Here is my premise, and I’d like to know what you think as you read though the entire post: While church is and will remain at the epicenter of Christian community, essential for worship, for sacrament, for fellowship, the work of the church, the work of the pastor, is not to lead or cast vision or draw people in, but to equip, disciple, and send Christians out. This requires a revolution in the way we view both church and the role of leadership in the church. It requires a change in focus.
Gabe Lyons in his book The Next Christians expresses an optimism for the future of Christianity. Yes we entering a post-Christian world and our expression of faith must adjust to this reality. Yes, there is a negative perception of Christianity and the church on the part of many of the younger generation. Lyons knows this quite well. He is a coauthor with Dave Kinnaman of unChristian: What a New Generation Really Thinks about Christianity … and Why It Matters after all. Still he is optimistic. There is a metamorphosis underway he suggests – not an evolution of Christian faith, but a return to a faith characterized by believers who are rooted in the gospel of Jesus Christ, putting first things first, and from this root demonstrate the restorative power of God in all aspects of life. Gabe lays it out like this:
Telling others about Jesus is important, but conversion isn’t their only motive. Their mission is to infuse the world with beauty, grace, justice, and love.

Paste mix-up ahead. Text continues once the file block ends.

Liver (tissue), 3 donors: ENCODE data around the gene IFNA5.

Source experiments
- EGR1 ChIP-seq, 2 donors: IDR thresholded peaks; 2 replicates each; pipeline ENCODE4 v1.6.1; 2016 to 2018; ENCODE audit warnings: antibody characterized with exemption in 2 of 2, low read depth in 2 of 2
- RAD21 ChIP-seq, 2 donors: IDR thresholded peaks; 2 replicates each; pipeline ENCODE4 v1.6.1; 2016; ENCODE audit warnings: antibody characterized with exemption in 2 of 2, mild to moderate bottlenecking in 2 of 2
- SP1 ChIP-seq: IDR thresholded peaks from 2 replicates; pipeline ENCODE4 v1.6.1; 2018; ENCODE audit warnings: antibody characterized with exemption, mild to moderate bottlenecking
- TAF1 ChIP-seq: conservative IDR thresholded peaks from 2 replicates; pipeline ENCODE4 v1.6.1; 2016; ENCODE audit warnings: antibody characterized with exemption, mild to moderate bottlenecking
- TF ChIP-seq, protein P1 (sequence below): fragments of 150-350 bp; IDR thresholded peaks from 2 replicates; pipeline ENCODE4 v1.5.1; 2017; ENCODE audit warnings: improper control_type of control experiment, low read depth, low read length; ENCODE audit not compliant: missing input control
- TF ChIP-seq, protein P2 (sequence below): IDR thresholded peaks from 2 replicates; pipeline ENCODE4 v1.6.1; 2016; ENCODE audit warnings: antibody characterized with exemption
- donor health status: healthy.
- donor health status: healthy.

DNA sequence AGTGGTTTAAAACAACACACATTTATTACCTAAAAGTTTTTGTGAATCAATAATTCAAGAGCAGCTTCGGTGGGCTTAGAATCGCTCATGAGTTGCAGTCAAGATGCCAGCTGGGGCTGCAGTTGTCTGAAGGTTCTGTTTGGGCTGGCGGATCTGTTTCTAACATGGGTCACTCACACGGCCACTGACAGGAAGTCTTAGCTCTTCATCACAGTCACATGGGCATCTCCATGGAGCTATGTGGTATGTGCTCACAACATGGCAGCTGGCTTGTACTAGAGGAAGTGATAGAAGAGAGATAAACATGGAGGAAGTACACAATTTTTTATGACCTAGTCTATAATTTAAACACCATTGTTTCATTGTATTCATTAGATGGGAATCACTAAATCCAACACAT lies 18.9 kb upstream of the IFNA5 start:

I call them restorers because they envision the world as it was meant to be and they work toward that vision. Restorers seek to mend earth’s brokenness. They recognize that the world will not be completely healed until Christ’s return, but they believe that the process begins now as we partner with God. Through sowing seeds of restoration, they believe others will see Christ through us and the Christian faith will reap a much larger harvest.
They are purposeful about their careers and generous with their time and possessions. They don’t separate from the world, or blend in; rather they thoughtfully engage. Fully aware of the seachange underway, they are optimistic that God is on the move – doing something unique in our time. (p. 47)
This is a great vision – restorers are Christians whose faith permeates their life, who are intentional about living out their faith in the broader community. They don’t separate from the surrounding culture or blend in with the surrounding culture, rather they engage to transform through the power of the Spirit … in small steps or larger projects. The gospel vision governs all decisions. First things first means the restorers are grounded in the gospel, the story of the love of God for his creation, his redeeming and atoning work through Christ, and his intended restoration, a theme, Lyons notes, that runs throughout the whole of scripture.